2. Ready to Go

1 Apr

A backstreet in Wakayama

After two weeks in the thrumming cosmopolitan centres of Tokyo and Osaka, Wakayama was a bit of a shock to the senses.  Although a pretty city with wide, clean, grid-patterned streets, blossoming parks and megaphones piping out jazz to its happy, laid-back residents, it was a bit too sedate for my liking, as was Tokushima, the equally pleasant east coast city of Shikoku to which I travelled by ferry today from Wakayama port.

As someone with the directional skills of a tone-deaf bat I had decided to adopt a high-tech solution to see me safely around the island of Shikoku.  My brick-like mobile phone also doubled up as a GPS, so using a special program I had downloaded the entire Google Maps of Shikoku onto it.  As I walked to the bus to take me from the port into town proper I gave it a test run, and thankfully it worked a treat, placing me slap-bang outside the ferry terminal.

I’d booked the dubiously-named “Station Hotel”, a minute’s walk from JR Tokushima train station, fully expecting a cheap but grotty dive smelling of dog and featuring stains of a questionable nature.  But I was pleasantly surprised to discover it was in fact a decent family-owned establishment with clean, airy rooms, free internet and a friendly squinting landlady with an English cheat-sheet she used to converse with me, holding it inches from her face whenever she needed a reminder of a phrase.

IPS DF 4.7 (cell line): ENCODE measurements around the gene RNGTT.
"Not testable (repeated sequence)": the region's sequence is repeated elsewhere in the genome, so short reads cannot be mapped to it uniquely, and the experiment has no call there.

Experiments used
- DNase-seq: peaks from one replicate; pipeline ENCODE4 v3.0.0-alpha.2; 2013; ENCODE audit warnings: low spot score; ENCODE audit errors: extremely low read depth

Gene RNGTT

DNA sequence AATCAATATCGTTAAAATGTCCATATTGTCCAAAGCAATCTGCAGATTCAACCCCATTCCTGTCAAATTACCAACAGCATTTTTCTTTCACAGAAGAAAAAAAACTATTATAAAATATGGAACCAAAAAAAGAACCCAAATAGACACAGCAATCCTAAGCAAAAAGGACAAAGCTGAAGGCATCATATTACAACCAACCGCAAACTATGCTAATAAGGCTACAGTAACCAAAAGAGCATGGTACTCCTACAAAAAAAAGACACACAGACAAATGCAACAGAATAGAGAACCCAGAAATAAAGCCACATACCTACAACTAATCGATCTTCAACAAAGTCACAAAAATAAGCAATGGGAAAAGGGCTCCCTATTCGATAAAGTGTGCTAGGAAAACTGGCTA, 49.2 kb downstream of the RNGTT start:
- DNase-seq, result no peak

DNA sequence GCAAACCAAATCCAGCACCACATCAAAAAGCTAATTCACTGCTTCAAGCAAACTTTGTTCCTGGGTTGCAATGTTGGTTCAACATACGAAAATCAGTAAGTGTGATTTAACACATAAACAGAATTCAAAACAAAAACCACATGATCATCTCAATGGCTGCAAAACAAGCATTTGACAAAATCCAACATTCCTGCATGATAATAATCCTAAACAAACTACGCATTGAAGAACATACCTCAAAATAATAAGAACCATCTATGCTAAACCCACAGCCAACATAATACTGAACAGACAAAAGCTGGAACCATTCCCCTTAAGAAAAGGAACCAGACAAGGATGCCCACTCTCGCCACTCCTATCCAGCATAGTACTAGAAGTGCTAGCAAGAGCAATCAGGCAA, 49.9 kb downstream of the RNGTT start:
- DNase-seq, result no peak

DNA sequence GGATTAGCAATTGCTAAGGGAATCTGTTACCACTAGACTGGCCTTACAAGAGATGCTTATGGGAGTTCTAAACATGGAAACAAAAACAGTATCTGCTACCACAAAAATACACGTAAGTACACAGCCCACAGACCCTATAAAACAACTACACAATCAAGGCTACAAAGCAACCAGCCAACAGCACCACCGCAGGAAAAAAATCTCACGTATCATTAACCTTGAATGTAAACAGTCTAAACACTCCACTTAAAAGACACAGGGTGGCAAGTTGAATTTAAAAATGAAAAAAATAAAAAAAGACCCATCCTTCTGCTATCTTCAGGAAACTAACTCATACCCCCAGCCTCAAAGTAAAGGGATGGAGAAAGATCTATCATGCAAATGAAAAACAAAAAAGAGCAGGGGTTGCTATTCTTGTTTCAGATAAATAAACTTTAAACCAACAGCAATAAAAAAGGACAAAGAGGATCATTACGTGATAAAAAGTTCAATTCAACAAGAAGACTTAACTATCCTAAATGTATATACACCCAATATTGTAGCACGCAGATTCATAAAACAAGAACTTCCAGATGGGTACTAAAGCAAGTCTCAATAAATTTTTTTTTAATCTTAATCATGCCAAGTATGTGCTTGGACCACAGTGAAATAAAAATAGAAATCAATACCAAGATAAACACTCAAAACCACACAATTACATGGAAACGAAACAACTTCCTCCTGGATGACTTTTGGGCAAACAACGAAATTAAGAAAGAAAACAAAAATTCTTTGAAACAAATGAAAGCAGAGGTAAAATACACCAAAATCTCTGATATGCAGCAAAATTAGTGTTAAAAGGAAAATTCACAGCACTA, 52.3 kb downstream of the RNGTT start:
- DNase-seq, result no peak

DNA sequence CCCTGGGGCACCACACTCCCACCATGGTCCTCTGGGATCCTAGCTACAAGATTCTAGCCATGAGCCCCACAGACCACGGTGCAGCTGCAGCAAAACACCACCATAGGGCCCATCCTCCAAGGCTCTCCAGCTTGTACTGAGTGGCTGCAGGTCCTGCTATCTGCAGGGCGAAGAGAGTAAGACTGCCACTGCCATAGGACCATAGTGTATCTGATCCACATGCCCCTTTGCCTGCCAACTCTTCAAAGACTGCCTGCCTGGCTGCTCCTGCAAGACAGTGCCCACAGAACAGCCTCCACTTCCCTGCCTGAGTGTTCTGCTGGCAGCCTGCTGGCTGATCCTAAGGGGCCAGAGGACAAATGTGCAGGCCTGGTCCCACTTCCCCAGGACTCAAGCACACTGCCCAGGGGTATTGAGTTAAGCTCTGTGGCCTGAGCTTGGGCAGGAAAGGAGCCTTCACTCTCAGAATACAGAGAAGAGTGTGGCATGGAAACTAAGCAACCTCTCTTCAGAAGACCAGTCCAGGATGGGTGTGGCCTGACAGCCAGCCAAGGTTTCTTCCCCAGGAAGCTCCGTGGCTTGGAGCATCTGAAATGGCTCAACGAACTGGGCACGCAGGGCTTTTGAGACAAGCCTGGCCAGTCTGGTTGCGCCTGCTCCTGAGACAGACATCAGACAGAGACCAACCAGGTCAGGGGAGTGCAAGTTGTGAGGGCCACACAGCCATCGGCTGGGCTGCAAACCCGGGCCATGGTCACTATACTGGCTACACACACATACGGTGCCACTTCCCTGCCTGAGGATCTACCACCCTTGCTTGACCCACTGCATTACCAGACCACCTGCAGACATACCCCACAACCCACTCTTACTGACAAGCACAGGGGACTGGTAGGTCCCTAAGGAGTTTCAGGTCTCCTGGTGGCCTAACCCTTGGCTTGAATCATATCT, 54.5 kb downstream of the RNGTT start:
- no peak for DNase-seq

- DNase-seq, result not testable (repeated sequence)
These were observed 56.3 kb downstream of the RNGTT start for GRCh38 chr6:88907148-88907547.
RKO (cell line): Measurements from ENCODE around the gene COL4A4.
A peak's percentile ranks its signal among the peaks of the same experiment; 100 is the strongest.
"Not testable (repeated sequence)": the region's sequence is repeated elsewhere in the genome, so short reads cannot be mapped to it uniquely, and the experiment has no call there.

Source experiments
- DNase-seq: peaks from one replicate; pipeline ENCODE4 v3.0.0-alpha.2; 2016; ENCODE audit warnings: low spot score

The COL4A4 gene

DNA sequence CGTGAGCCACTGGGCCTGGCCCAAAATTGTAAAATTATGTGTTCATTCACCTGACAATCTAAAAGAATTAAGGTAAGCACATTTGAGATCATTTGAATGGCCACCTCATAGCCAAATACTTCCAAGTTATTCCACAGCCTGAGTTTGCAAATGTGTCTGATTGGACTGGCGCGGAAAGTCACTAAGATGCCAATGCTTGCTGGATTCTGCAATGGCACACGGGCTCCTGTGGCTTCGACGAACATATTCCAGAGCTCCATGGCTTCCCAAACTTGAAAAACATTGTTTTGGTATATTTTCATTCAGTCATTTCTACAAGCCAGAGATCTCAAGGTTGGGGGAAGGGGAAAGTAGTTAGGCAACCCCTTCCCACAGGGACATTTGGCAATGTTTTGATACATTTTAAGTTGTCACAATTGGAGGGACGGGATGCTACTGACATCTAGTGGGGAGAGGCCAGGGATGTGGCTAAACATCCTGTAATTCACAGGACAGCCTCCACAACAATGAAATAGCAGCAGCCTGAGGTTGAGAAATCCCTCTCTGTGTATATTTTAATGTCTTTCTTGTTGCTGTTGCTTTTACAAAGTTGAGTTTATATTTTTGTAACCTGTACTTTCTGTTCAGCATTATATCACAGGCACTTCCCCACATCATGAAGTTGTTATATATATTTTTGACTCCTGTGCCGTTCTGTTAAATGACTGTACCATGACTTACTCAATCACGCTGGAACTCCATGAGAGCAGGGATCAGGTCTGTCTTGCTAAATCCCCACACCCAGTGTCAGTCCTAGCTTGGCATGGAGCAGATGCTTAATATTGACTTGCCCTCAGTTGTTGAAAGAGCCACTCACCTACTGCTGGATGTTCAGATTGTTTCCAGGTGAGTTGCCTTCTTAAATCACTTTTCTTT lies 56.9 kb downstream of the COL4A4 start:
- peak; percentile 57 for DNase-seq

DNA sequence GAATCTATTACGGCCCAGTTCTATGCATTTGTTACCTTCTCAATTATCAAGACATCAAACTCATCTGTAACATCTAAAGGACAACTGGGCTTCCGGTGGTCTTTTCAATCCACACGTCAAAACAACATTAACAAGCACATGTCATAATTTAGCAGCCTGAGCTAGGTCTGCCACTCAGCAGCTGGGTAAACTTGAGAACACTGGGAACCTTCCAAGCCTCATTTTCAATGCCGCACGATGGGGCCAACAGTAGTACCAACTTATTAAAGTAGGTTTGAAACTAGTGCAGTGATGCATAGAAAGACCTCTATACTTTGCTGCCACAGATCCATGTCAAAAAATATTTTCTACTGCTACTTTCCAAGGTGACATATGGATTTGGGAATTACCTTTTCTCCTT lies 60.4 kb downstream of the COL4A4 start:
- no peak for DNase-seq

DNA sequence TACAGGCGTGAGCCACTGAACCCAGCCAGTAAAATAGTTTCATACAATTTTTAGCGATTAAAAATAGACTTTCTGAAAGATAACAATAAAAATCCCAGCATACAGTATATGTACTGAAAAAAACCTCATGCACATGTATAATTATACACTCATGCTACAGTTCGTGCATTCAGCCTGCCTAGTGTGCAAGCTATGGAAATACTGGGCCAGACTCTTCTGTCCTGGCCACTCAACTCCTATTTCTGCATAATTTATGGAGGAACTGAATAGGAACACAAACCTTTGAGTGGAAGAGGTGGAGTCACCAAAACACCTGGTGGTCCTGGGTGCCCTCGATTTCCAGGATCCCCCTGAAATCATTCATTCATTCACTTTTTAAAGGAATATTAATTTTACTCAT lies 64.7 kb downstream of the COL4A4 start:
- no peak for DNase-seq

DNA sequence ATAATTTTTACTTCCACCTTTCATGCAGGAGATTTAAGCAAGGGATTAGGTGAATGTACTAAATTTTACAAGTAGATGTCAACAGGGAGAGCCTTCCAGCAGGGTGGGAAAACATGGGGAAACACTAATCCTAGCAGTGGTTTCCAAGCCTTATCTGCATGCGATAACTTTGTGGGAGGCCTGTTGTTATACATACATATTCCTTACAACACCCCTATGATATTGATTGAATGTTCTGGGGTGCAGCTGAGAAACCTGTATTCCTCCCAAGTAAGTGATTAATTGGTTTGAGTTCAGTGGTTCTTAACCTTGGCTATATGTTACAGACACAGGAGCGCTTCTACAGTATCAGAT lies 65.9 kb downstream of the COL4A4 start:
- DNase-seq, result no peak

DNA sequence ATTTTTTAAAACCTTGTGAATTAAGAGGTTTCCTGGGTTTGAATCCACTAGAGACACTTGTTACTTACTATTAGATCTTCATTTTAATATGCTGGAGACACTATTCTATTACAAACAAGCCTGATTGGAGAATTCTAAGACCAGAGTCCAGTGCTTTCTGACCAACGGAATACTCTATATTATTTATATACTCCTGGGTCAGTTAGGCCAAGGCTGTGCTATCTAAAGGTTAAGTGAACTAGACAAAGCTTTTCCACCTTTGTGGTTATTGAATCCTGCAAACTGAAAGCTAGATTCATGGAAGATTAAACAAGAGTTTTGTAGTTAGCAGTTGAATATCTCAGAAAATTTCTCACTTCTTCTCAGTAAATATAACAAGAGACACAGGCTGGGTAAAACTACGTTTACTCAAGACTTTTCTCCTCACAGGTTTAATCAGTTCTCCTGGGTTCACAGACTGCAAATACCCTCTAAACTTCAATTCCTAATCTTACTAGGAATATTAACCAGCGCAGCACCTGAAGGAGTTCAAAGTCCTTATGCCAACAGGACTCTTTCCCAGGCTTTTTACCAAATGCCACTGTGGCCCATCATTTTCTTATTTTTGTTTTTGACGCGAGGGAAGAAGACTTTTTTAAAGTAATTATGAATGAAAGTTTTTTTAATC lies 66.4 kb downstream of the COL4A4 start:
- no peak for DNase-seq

The plan was to start my pilgrimage by bike tomorrow.  That evening in my room I took my road bike (my third metallic long-distance travelling companion after my Nissan Bluebird in New Zealand and my Halfrauds mountain bike in Europe) out from the bag in which I had been carrying him around in bits for the last couple of days, and successfully put it back together (and with the handlebars the right way round, too), celebrating a rare practical triumph on my part by going out for an Indian curry on the 5th floor of the station building.  One of the best things about Japan is the food, which I absolutely adore, but with two weeks of every type of it under the sun behind me and another three weeks of noodles and rice ahead of me, I thought I’d take the opportunity to get a non-Japanese meal in while I could.

All my fears had subsided, and I turned in that night itching to start my journey.

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